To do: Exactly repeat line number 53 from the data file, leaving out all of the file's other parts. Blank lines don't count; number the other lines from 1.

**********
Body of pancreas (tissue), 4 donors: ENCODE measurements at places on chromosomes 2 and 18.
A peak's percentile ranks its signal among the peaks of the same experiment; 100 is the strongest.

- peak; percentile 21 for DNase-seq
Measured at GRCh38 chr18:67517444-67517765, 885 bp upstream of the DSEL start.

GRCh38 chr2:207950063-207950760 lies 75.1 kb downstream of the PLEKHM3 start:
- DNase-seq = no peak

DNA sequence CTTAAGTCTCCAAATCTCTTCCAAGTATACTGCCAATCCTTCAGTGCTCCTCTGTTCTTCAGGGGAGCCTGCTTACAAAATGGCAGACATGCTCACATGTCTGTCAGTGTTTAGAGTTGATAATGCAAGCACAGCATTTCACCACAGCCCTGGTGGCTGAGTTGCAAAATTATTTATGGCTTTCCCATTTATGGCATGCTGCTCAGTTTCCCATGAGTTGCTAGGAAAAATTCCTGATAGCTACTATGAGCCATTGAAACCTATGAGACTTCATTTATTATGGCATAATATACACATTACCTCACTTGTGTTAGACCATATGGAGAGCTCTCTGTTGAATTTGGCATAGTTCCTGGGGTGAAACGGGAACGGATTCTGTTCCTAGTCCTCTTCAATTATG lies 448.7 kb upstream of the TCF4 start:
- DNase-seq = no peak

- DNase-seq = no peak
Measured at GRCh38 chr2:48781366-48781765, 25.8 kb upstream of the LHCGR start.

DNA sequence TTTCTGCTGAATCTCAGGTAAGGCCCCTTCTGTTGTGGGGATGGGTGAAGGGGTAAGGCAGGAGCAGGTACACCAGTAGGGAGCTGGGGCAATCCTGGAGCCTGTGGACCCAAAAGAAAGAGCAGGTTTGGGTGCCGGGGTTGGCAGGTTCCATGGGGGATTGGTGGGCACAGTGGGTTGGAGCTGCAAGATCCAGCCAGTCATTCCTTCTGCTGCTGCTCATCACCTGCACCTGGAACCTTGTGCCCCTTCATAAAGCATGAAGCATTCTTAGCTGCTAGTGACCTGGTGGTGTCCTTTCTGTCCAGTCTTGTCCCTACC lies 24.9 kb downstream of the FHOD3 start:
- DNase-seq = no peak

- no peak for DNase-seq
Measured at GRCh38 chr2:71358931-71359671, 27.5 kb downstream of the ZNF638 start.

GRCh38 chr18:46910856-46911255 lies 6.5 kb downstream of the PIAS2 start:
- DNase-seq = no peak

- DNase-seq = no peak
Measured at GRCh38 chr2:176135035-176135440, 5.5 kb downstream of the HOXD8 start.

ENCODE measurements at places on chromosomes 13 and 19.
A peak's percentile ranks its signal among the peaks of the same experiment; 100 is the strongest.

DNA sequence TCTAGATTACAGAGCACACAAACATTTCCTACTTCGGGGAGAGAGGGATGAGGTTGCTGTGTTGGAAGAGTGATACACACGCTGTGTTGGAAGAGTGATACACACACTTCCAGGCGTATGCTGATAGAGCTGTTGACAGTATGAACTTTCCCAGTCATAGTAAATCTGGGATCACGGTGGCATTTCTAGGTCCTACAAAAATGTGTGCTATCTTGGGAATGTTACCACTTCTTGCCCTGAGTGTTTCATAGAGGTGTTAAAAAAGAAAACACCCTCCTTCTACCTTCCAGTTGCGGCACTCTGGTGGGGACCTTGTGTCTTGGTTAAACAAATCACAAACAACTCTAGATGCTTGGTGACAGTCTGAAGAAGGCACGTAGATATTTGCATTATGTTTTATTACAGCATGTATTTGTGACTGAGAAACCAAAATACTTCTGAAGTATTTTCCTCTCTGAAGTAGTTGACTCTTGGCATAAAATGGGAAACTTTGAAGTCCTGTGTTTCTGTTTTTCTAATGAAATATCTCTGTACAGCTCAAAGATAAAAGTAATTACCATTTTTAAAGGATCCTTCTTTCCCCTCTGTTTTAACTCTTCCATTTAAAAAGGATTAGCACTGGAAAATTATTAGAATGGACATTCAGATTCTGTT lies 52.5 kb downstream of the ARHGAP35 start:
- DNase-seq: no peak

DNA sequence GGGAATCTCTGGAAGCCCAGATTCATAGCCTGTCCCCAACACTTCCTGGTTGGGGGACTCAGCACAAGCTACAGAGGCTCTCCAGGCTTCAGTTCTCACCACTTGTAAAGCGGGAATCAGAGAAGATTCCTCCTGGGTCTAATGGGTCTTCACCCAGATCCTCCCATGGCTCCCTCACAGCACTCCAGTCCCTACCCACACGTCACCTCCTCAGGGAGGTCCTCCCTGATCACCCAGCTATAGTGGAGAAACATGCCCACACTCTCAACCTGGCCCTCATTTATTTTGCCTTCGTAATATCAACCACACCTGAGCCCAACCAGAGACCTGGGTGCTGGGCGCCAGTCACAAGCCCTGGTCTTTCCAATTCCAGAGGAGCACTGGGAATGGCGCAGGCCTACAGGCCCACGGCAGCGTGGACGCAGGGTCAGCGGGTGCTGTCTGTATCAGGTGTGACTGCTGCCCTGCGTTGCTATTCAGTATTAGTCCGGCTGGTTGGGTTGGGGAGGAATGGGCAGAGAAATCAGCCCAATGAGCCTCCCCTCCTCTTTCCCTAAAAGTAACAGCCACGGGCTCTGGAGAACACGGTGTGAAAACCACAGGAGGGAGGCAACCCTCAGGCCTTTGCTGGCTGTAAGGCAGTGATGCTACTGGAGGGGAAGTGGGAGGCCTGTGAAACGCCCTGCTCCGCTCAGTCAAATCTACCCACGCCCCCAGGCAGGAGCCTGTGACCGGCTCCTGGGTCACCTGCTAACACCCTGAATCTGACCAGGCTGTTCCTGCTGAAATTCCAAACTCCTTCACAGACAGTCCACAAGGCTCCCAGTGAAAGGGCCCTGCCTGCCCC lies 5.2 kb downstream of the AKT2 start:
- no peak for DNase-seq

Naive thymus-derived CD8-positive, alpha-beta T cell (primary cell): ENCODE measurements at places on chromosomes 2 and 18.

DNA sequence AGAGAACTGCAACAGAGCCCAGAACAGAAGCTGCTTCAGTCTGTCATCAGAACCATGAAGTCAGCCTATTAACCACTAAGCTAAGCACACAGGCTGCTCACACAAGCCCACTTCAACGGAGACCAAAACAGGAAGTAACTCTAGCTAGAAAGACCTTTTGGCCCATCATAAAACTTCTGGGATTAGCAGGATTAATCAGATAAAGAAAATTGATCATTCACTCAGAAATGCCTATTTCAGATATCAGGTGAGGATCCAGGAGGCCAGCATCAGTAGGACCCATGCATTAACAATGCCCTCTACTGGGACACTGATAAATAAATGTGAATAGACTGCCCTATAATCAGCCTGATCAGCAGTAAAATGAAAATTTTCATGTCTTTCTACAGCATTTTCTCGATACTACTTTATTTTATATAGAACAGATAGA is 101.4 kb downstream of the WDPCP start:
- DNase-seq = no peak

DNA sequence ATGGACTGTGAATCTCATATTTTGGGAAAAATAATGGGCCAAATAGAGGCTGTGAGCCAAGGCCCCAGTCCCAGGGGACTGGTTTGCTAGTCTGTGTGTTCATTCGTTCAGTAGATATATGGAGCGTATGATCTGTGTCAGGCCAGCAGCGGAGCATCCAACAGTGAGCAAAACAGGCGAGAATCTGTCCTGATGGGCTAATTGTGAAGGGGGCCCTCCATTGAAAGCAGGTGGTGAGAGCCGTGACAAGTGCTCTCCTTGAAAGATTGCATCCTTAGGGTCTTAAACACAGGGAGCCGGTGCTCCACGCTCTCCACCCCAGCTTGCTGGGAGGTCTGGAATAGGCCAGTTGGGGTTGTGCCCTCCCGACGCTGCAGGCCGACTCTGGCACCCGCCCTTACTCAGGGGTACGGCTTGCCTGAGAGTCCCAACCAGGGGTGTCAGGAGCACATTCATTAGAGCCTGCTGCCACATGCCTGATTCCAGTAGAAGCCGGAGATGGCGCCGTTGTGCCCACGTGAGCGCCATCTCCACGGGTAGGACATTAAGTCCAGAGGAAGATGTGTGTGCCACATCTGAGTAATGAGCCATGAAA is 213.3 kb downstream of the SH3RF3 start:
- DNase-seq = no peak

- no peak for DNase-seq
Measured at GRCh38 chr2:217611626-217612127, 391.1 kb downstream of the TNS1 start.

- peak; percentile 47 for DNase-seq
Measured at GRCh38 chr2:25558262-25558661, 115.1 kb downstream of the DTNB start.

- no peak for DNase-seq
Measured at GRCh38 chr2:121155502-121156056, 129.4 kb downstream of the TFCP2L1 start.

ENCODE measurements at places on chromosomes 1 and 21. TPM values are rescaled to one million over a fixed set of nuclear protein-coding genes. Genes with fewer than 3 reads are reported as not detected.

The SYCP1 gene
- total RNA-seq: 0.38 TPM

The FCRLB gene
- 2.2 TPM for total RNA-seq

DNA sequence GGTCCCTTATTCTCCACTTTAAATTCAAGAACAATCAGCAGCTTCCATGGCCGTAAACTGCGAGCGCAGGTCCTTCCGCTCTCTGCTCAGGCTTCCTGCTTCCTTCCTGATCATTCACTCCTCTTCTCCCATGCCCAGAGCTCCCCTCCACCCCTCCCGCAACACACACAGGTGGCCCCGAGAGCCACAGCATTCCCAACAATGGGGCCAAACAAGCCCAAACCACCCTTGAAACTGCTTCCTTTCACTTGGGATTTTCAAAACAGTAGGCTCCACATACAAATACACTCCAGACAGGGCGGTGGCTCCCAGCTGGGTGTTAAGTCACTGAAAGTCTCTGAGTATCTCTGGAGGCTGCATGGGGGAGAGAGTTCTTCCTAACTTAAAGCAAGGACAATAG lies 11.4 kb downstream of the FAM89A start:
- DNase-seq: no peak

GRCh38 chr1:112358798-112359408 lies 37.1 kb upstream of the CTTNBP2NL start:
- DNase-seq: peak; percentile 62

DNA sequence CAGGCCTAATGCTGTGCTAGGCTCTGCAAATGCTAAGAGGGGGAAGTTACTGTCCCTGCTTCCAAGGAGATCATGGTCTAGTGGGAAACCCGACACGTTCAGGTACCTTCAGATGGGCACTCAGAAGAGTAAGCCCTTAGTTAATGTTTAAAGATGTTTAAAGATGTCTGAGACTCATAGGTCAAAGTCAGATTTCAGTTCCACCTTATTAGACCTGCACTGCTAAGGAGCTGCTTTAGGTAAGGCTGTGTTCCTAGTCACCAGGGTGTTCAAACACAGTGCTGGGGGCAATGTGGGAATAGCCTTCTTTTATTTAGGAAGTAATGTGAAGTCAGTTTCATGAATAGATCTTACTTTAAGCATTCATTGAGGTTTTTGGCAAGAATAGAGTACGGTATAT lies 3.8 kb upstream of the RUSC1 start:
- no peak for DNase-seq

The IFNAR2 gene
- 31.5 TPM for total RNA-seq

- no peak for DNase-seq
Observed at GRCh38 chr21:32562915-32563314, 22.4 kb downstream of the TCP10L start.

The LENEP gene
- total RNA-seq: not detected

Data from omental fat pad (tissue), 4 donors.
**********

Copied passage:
Data from omental fat pad (tissue), 4 donors.